The antibiotic meropenem was approved ~ the agency of the U. S. Food and Drug Administration during treating abdominal infections in children smaller quantity than 3 months of age. The approval came subsequently a study by a National Institutes of Health research network evaluated the drug in treating children in this date group.
The May 28 issue of The Federal Register described the study which supported the approval of meropenem in spite of “complicated intra-abdominal infections” in children in a state of inferiority to 3 months of age. Among preterm infants, intestinal perforation or leakage — which is side of complicated intra-abdominal infection — may have existence life threatening. The study was undertaken subordinate to the terms of the Best Pharmaceuticals notwithstanding Children Act, which directed NIH to manner of life studies on drugs used in children excepting not previously tested in children or in especial pediatric age groups.
Meropenem is a indecent spectrum antibiotic — effective against a vast variety of bacteria. The drug has been beforehand approved to treat complicated intra-ventral infections and complicated skin infections in adults and older children, and concerning treating children 3 months of epoch and older with bacterial meningitis — one infection of the fluid bathing the brain and spinal cord. During the last several years, physicians be under the necessity begun prescribing meropenem for preterm infants with serious abdominal infections. Because they lacked an effective alternative, many physicians had prescribed the physic for a use other than that which the FDA had approved. The NIH study was undertaken in response to a written request from the FDA to evaluate the dosing and preservation of meropenem in the treatment of complicated intra-ventral infections in infants under 3 months of date.
“This study shows that meropenem is appropriate in quest of treating complicated intra-abdominal infections in very young infants. In addition, we a little while ago have dosing guidelines for various time groups of premature infants,” said Anne Zajicek, M.D., Pharm.D., master of the Obstetric and Pediatric Pharmacology and Therapeutics Branch at NIH’s Eunice Kennedy Shriver National Institute of Child Health and Human Development (NICHD), which funded the study.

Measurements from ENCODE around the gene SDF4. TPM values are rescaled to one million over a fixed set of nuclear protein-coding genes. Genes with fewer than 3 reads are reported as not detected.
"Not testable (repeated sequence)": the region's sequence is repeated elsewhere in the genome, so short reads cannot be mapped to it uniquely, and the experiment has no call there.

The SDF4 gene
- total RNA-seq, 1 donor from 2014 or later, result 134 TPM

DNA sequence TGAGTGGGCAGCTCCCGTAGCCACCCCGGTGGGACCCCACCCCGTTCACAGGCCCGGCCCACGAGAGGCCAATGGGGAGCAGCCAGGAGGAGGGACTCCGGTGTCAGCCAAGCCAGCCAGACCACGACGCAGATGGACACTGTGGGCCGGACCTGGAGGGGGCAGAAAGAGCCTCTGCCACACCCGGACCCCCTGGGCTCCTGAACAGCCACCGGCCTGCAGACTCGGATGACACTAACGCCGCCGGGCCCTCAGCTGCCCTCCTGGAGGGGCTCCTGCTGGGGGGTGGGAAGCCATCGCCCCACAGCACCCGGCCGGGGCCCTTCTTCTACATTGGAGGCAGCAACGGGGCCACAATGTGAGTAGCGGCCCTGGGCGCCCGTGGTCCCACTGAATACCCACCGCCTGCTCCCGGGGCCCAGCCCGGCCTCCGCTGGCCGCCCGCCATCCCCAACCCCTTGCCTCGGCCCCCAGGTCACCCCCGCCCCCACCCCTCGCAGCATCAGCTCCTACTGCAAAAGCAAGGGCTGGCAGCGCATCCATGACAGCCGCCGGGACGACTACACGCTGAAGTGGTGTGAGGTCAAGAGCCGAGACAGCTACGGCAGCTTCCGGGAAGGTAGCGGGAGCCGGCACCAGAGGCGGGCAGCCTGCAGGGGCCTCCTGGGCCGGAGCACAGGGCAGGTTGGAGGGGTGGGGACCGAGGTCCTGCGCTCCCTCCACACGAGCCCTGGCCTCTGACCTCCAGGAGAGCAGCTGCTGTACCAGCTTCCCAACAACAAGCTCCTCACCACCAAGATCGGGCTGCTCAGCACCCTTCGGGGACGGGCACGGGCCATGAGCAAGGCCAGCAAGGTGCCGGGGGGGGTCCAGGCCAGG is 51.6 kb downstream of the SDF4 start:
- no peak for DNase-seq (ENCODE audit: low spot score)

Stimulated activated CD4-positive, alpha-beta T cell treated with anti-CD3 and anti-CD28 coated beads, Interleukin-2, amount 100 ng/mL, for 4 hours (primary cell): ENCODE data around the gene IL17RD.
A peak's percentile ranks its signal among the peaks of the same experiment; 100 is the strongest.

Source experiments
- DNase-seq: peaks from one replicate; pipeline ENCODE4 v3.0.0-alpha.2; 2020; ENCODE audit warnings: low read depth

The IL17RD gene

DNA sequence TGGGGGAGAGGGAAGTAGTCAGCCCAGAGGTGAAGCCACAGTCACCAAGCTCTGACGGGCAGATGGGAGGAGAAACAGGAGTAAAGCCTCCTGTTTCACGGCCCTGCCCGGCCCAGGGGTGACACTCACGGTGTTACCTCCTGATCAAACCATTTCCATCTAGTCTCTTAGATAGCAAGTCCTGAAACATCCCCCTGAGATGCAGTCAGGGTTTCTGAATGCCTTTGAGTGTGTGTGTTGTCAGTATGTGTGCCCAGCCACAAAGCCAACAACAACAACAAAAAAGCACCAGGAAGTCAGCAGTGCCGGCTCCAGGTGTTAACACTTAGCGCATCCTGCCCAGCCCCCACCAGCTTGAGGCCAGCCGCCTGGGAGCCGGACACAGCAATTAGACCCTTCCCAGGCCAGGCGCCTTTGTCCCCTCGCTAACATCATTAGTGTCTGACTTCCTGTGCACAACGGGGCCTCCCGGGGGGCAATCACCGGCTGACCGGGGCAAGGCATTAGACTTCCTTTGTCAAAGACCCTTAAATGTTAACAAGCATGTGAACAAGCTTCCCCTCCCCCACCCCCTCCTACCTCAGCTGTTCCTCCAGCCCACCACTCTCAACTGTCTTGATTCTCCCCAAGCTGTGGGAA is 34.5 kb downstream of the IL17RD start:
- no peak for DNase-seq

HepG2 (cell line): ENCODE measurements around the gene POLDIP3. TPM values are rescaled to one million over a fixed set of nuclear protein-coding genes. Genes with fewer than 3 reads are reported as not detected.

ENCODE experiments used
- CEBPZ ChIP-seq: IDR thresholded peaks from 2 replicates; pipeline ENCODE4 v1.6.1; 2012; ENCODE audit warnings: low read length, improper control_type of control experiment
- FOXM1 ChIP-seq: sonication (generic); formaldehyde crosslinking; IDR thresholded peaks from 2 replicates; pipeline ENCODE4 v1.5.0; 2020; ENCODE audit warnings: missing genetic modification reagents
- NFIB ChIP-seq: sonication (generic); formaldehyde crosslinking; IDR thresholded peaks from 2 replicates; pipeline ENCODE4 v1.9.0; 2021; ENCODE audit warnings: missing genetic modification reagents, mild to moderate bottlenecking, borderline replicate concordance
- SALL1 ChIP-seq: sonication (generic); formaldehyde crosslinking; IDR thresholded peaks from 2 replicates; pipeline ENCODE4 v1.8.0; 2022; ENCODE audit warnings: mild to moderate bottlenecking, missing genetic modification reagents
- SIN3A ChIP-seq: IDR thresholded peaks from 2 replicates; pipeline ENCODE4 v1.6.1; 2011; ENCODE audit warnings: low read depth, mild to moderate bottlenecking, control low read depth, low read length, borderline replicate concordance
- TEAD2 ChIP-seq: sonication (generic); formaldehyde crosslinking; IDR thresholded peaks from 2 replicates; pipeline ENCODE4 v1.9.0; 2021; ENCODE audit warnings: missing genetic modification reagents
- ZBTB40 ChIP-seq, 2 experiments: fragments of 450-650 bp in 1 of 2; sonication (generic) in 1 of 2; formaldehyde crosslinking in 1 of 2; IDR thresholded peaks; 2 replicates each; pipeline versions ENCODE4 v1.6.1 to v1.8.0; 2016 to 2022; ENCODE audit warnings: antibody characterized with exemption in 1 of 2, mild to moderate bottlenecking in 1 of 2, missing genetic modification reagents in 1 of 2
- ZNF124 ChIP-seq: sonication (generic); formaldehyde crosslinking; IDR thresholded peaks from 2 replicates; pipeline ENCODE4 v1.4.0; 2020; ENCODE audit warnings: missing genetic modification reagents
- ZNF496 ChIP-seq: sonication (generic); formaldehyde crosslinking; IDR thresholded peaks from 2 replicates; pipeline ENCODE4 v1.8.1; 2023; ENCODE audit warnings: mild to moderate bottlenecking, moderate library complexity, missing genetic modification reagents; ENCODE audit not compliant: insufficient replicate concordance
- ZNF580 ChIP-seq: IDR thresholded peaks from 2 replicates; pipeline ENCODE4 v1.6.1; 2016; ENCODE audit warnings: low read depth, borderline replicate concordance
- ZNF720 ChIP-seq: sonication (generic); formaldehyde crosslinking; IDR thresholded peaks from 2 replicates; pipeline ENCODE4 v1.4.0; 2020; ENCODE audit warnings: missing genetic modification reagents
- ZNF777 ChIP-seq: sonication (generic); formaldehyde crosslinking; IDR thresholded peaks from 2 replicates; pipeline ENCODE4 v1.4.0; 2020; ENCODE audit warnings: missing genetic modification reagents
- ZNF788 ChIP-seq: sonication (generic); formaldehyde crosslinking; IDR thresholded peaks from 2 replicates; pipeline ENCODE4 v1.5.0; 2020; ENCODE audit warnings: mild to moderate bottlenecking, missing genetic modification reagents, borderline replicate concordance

Dr. Zajicek explained that physicians ofttimes need to extrapolate from studies of adults at the time prescribing for pediatric patients, because frequent drugs have never been tested specifically on this account that use in children. However, because of their smaller glutinous substance, differences in metabolism, and other natural differences from adults, many drugs may overcome children differently than they do adults. Under the Best Pharmaceuticals because of Children Act, NICHD works with FDA to make identical drugs not tested in children to give direction to if they are appropriate for conversion to an act in children.
The NICHD commissioned the study to search out meropenem use in 200 infants in a state of inferiority to 3 months of age, including precocious infants. Researchers examined how the drug was absorbed and distributed throughout the visible form, and used that information to disclose dosing recommendations for different age groups of infants, including hasty infants of different ages. In joining, the study evaluated side effects. Based in c~tinuance this study, treatment of infants through meropenem was safe and was not associated by increased risk for serious side goods.
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